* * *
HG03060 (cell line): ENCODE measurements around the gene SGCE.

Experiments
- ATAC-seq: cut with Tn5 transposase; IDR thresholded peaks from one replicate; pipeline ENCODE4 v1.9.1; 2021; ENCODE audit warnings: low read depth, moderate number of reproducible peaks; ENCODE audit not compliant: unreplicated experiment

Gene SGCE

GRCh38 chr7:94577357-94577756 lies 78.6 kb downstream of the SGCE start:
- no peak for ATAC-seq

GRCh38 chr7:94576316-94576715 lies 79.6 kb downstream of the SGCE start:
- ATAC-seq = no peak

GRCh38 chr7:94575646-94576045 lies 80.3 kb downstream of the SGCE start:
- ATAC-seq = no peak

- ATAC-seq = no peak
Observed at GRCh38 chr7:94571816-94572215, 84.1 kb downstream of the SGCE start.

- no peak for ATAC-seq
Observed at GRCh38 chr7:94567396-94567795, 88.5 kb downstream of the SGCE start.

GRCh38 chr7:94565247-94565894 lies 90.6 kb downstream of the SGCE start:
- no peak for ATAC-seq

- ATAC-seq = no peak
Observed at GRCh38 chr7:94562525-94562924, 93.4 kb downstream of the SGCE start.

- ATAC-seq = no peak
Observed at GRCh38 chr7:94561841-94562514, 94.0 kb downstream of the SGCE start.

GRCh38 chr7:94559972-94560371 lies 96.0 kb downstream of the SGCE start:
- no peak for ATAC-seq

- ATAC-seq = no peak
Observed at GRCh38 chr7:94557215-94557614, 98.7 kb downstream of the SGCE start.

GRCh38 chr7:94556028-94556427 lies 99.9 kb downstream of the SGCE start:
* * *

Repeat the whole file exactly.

HG03060 (cell line): ENCODE measurements around the gene SGCE.

Experiments
- ATAC-seq: cut with Tn5 transposase; IDR thresholded peaks from one replicate; pipeline ENCODE4 v1.9.1; 2021; ENCODE audit warnings: low read depth, moderate number of reproducible peaks; ENCODE audit not compliant: unreplicated experiment

Gene SGCE

GRCh38 chr7:94577357-94577756 lies 78.6 kb downstream of the SGCE start:
- no peak for ATAC-seq

GRCh38 chr7:94576316-94576715 lies 79.6 kb downstream of the SGCE start:
- ATAC-seq = no peak

GRCh38 chr7:94575646-94576045 lies 80.3 kb downstream of the SGCE start:
- ATAC-seq = no peak

- ATAC-seq = no peak
Observed at GRCh38 chr7:94571816-94572215, 84.1 kb downstream of the SGCE start.

- no peak for ATAC-seq
Observed at GRCh38 chr7:94567396-94567795, 88.5 kb downstream of the SGCE start.

GRCh38 chr7:94565247-94565894 lies 90.6 kb downstream of the SGCE start:
- no peak for ATAC-seq

- ATAC-seq = no peak
Observed at GRCh38 chr7:94562525-94562924, 93.4 kb downstream of the SGCE start.

- ATAC-seq = no peak
Observed at GRCh38 chr7:94561841-94562514, 94.0 kb downstream of the SGCE start.

GRCh38 chr7:94559972-94560371 lies 96.0 kb downstream of the SGCE start:
- no peak for ATAC-seq

- ATAC-seq = no peak
Observed at GRCh38 chr7:94557215-94557614, 98.7 kb downstream of the SGCE start.

GRCh38 chr7:94556028-94556427 lies 99.9 kb downstream of the SGCE start: